How Much Money Should Entrepreneurs Raise?

Source: Christopher Noble, MIT Technology Licensing Officer

“How much money should I raise?” asks the new entrepreneur to anyone who will listen. The answers, unfortunately, are all over the map: “Nothing! Bootstrap”; “As much as you can”; “Ask the investor”; “Enough for the first six months/one year/two years”; “Plan at least two rounds ahead”… Being an entrepreneur is tough!

I raised Angel and VC money for two startups of my own, and for four others as a consultant. Now I license MIT’s energy IP to startups, and we make sure they are adequately capitalized before we issue the license. Here are some suggestions on how to approach the “how much should I raise” question. Of course, I am assuming that you have already convinced the investor that you have (a) the team, (b) the opportunity and (c) the advantage that they are looking for. Focus on those three first!

In order to address the funding-level question, start by putting it aside; you have another question to answer first. What are your next one to three milestones? By “milestone” I mean something quite specific: an objective that is important to, and validated by, a potential customer or partner. Delivering a working prototype to a lead customer is a milestone; hiring a VP of Marketing is not. Successfully completing a Phase 1 trial is a milestone; moving into new lab space is not. Booking your first sale is a milestone; attending your first tradeshow is not.

You should raise money if and when you need it to achieve your next milestone. Achieving milestones increases the value of your enterprise. And you will have trouble raising your next round unless you have increased the value of your enterprise with the current round. Your milestone plan and your financing plan are thus very closely dependent on each other.

So first, spend time figuring out in detail what your next one to three milestones should be, and how much time, money and other resources it will take you to get there. I say “one to three” because every startup situation is different. Here are some suggestions on how many milestones you need to plan for: Enough for significant progress; another milestone every three to nine months; and don’t rely on milestones further out than two to three years from now. Further out is just a guess, and guesses don’t belong in plans.

Now that you know your next one to three milestones, and how much money and time it will take you to achieve each of them, you are ready to talk to the potential investor about the size of their investment. Your objective is to raise enough money to get you past an important milestone, and to convince the investor that reaching that milestone (not just “investing in the company”) is a good use of their money.

Easy, isn’t it? Except… the investor may have a different opinion: The money required may be too much for them or not enough (if they invest from a big fund); your milestones may be too far out, too risky or not ambitious enough; or some other aspect of the plan (or their investment criteria) may not match for them. Different funds and individual investors have different criteria on investment size, equity percentage, liquidity horizon, follow-on opportunities… it is important for you to find out if the conversation is “stuck” due to their discomfort with your plan or because it is a bad fit with their investment model. Ask.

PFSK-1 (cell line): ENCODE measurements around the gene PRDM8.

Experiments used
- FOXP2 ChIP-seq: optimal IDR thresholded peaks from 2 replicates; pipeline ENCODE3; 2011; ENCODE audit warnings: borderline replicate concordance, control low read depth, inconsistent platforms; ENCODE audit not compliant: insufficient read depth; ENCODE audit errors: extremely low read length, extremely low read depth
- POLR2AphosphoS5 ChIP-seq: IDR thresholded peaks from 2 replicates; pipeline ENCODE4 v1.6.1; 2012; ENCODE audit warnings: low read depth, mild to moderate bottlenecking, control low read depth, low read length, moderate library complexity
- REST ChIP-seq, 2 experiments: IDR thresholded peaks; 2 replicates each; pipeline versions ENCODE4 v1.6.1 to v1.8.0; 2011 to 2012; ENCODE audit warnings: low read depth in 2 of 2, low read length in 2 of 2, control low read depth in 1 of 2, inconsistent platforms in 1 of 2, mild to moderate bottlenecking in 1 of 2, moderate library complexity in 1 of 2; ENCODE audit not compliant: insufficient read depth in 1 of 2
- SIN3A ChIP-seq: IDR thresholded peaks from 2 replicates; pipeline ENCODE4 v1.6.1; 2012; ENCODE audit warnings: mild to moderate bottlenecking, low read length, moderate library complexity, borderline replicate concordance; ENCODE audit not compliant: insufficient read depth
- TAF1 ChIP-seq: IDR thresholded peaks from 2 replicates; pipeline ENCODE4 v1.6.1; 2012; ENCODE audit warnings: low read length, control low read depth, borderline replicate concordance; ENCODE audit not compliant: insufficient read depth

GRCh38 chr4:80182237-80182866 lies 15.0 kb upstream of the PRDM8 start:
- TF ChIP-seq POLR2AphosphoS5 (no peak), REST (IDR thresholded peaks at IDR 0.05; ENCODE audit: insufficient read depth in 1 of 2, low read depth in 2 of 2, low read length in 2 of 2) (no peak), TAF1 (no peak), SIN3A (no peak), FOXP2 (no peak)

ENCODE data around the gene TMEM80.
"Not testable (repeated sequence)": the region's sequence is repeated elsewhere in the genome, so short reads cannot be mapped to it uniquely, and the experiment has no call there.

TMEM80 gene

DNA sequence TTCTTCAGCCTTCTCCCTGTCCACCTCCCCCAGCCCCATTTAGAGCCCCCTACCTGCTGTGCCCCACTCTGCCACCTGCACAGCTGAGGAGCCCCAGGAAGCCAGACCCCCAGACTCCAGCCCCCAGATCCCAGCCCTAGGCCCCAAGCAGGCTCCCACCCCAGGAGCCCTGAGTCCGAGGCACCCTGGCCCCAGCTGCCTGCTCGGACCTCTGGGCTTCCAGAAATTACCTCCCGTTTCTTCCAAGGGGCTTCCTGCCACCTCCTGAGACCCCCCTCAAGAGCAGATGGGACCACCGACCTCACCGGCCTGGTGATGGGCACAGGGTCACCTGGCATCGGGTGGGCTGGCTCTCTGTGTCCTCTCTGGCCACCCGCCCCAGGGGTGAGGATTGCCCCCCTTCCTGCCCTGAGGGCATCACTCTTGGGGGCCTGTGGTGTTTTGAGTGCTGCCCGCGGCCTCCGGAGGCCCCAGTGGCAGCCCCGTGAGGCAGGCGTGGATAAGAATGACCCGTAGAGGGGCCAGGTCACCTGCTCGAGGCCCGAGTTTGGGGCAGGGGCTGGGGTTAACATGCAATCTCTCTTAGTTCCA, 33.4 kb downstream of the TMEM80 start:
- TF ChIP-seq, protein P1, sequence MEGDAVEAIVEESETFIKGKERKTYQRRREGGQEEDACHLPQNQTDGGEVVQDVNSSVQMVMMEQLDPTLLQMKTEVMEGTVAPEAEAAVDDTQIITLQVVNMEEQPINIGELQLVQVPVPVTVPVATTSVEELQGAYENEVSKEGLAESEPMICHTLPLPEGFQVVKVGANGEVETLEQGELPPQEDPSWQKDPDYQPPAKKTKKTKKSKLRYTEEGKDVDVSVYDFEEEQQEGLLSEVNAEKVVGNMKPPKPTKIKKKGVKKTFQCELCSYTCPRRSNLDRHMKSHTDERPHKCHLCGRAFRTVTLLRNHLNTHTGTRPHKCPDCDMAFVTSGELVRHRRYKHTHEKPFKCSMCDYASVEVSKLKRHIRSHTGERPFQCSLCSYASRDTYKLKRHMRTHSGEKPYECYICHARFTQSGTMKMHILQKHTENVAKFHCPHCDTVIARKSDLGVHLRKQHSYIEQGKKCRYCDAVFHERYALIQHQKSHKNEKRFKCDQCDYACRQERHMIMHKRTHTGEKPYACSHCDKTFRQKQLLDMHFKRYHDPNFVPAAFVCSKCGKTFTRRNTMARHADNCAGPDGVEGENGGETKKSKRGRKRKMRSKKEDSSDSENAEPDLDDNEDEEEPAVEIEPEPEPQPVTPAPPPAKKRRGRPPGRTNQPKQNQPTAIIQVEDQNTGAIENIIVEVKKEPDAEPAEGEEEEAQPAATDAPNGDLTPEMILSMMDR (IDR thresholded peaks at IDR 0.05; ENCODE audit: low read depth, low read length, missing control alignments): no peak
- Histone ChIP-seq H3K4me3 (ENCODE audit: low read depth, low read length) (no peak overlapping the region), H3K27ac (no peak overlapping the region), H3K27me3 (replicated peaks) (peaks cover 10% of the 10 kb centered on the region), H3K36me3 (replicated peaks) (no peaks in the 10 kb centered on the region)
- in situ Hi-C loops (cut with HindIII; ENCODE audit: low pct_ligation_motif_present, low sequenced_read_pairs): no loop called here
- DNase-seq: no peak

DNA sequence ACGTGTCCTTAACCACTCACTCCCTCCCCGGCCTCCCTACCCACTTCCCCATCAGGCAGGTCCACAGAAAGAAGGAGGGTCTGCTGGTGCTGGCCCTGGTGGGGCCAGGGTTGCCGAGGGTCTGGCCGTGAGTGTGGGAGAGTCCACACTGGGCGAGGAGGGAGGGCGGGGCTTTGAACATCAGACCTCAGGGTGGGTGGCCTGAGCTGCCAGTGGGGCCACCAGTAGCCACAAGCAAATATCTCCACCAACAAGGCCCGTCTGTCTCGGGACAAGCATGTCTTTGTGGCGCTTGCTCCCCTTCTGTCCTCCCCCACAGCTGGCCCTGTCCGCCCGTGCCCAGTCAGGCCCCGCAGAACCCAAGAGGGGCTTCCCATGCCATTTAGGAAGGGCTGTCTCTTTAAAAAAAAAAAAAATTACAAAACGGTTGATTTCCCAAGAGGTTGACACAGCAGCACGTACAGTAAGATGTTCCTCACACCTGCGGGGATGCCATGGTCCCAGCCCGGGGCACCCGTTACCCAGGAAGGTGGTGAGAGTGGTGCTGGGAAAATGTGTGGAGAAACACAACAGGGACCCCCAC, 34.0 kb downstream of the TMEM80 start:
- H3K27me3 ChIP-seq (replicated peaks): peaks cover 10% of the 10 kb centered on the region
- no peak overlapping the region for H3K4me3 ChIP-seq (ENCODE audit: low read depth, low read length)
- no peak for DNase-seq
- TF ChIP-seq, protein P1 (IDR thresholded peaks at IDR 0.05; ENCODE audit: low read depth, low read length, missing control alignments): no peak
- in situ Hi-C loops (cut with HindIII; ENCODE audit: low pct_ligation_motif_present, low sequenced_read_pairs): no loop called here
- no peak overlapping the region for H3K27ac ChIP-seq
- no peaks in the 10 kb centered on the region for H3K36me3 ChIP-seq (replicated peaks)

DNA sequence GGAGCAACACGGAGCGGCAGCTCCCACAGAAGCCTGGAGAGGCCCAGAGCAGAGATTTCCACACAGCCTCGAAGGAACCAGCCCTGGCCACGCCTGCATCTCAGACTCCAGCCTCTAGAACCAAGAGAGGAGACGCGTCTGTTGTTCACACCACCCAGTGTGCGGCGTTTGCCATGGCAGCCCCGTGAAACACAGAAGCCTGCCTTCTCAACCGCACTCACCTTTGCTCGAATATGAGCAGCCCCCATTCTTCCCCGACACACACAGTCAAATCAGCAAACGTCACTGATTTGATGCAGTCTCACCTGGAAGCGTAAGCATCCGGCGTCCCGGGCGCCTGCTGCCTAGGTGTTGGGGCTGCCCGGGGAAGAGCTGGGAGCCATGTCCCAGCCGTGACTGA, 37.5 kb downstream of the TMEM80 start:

If the investment model seems to fit, keep the discussion centered on the direct link between setting milestones and determining funding round size. The only useful way to deal with a disconnect on the funding question is to rework the plan and milestones (and maybe talk to a different investor with different objectives – a subject that deserves its own article).

In conclusion, a few tactical suggestions:

(1)   Don’t tell the investor how much money you want. Tell them what your next few milestones are and what they will cost, and ask them how many milestones they are willing to fund. That will encourage joint problem-solving and communication rather than an exchange of adversarial “proposals”.

(2)   Assume that it will take at least six months after you get in front of the investor to close the next round. So you need enough money to hit the milestone, plus six months of continued operating expenses while you are out raising the next one. You never want your current funding round to run out just before you hit your next milestone.

About Scale Finance

Scale Finance LLC ( provides contract CFO services, Controller solutions, and support in raising capital, or executing M&A transactions, to entrepreneurial companies. The firm specializes in cost-effective financial reporting, budgeting & forecasting, implementing controls, complex modeling, business valuations, and other financial management, and provides strategic help for companies raising growth capital or considering M&A/recapitalization opportunities. Most of the firm’s clients are growing technology, healthcare, business services, consumer, and industrial companies at various stages of development from start-up to tens of millions in annual revenue. Scale Finance LLC has offices throughout the southeast including Charlotte, Raleigh/Durham, Greensboro, Wilmington, Washington D.C. and South Florida with a team of more than 30 professionals serving more than 100 companies throughout the region.